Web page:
This article is offered under Creative Commons license. It’s okay to republish it anywhere as long as attribution bio is included and all links remain intact.

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6 Comments on "Monsanto’s Patent Appeal Rejected by Indian Government, Saving Farmers, Food and Lives"

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  1. brian says:

    pretty simple, click, click and send these guys an email saying thanks!
    How happy would you be that people all over the world took notice of what you are doing?
    It also lets them know we are watching as well.

    Please do this!~

  2. mona seering says:

    Thank you for allowing the people of your country the right to grow there own crops free from monsantos control. Why would we want to buy new seeds every year? Isn’t it peculiar that Monsanto seeds cannot reproduce? Don’t let them destroy your food source as they have done in America. Thank you for supporting the people.

  3. Reyanto says:

    Great thanks for showing a great example in how other parts of the world actually can don something against monsatan if they really wish to do so. I did send a thanking e-mail as it is the least that I can do right now besides spreading this great news.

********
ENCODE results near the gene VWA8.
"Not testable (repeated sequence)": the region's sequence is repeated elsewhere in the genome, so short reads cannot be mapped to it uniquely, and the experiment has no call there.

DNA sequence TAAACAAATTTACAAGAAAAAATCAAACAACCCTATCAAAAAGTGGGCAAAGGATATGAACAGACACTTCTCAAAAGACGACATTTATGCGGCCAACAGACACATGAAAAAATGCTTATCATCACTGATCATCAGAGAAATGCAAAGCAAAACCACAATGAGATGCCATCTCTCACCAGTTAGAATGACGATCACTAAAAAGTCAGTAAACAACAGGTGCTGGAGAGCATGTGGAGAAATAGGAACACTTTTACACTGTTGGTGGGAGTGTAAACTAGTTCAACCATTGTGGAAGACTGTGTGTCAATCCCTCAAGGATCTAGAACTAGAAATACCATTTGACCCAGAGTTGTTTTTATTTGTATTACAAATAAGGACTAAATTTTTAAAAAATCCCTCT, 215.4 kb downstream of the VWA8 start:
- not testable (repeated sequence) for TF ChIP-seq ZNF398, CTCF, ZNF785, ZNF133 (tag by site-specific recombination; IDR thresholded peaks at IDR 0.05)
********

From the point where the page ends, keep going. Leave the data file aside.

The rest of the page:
4. Anonymous says:

    Russia says no to GMO now India . While the US and Canada are all in . 92% GMO. Invest in beaten down Russia while the price is right.

  5. tom Bowden says:

    This is great news, one step forward. However, in Western Australia we have taken one step backward, most of our seeds come from other states in Australia, now the Government proposes to charge $56 for examining every seed shipment into the state, so bye bye Heirloom Seeds in this state.

  6. john says:

    Whos gives Monsanto’s the right to patent natural product you cant that is a lie. The corrupt U.S.A no I don’t think so they don’t own the world but sure do act like it. There laws only apply in the U.S.A not the rest of the world.